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I have a file and using fscanf i want to read only the integers and ignore the characters if any.

Like the file would be:

1 2 a 5 c 6

(i.e on each line there would ne only a single number or character... and i want to ignore lines with character) so i need to read only the integer values.

Does any body know how to do this?

Thanks.

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2  
Read each line. Tokenize. Attempt to parse. Skip on error. The full interface of strtol() should let you do all this in one wash. –  Kerrek SB Mar 23 '12 at 8:29
4  
What do you have so far? Where does it fail? Do you get an error? Also, should the first value become 1 or 12? –  Mr Lister Mar 23 '12 at 8:32
4  
Here's a hint: the scanf specifier "%*[^0123456789]" will read all characters that aren't digits and throw them away. But as other answers have indicated, the scanf() family probably isn't he best way to approach this - especially if you need to be able to read negative numbers and handle a '-' character that's not properly associated with a number. –  Michael Burr Mar 23 '12 at 8:40
    
Here is what i am doingFILE *fp; fp = fopen (argv[2], "r"); if (fp==NULL) { puts ("\n cannot read the file"); return 0; } count =0; int no_frames,temp,i; size=argv[1]; fscanf(fp, "%d", &temp); while (!feof(fp)) { pages[count++]=temp; //fscanf(fp,"%d", &temp); fscanf(fp, "%d", &temp); } fclose(fp); size=atoi(argv[1]); FIFO(); LRU(); How to implement in this? –  user1253637 Mar 23 '12 at 16:02
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4 Answers 4

My idea would be to proceed char-by-char to find each integer. Handle negative numbers (proceeded by a '-') with a negative flag.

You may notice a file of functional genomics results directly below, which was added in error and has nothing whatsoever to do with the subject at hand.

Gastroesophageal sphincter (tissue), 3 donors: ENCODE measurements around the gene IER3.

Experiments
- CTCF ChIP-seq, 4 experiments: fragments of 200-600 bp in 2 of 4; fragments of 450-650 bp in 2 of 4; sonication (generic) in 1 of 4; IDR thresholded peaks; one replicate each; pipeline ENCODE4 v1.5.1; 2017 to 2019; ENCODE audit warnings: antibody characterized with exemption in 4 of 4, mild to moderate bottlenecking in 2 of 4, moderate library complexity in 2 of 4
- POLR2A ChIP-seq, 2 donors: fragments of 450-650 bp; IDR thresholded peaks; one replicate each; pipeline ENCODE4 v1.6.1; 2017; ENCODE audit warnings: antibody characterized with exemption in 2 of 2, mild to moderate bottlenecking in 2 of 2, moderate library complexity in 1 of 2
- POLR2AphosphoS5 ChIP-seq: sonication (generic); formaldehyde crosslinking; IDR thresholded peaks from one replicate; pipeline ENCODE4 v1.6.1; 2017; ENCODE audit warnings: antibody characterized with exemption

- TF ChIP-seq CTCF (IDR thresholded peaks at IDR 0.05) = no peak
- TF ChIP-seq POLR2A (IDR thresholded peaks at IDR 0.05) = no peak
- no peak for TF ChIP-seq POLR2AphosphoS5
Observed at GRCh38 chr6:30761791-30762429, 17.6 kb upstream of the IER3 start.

//pseudo-code
int negative = 0;
int curdigit = 0;
char c = '\0';
while((c = getchar())) //pseudo-function, get the next character from the stream (i.e fgetc)
{
    if (c >= '0' && c <= '9')
    {
        curdigit = (c - '0');
        if (negative)
            curdigit *= -1; //can just do this bitwise, but im lazy.
        //do something with the current digit.
        negative = 0; //negative cannot persist for more than 1 iteration.
    }
    else if (c == '-')
    {
        negative = 1;
    }   
    else { negative = 0; }
}
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Are the numbers all single-digit? In that case, you could read character by character with getc, use isdigit to see if it is a digit, and if so process it.

Can the numbers have more than one digit? In that case, you could use something similiar, but when you get to a digit, put it back in the stream with ungetc, and read the number with fscanf(..., "%d", ....).

I know that the usual advice is to read line by line with fgets and then parse the data from that line, and I agree that with input directly from the user this is probably the best way. But for reading a file like this I think it is overkill, and simpler solutions can, and often should, be used.

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Have you tried Regular expressions.

While reading, check with a regex filter, then use conditional statement. If regex is satisfied (i.e. input is an integer). then complete the reading process, else move to next input.

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2  
A regex library for rather simple string processing would be way overkill, especially in C where it's not a native library. –  Corbin Mar 23 '12 at 8:41
    
Didn't think about it. Still it will be simpler, and more error proof than to write a complete function like @Jason Lark wrote below. If a guy is using IO in c, he should be able to learn a regex operation as simple as this one require. –  Abhinav Kulshreshtha Mar 23 '12 at 11:37
    
It would be much, much easier and faster to just read the string, tokenize it, then try to parse each item as an integer. Regexp is way overkill for this. It would produce a slower, bigger application that would be more complex for no reason. –  Corbin Mar 23 '12 at 23:49
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You could use isnum to check the individual strings, or just call strtol/atoi and check if errno was set to EINVAL.

http://linux.die.net/man/3/strtol

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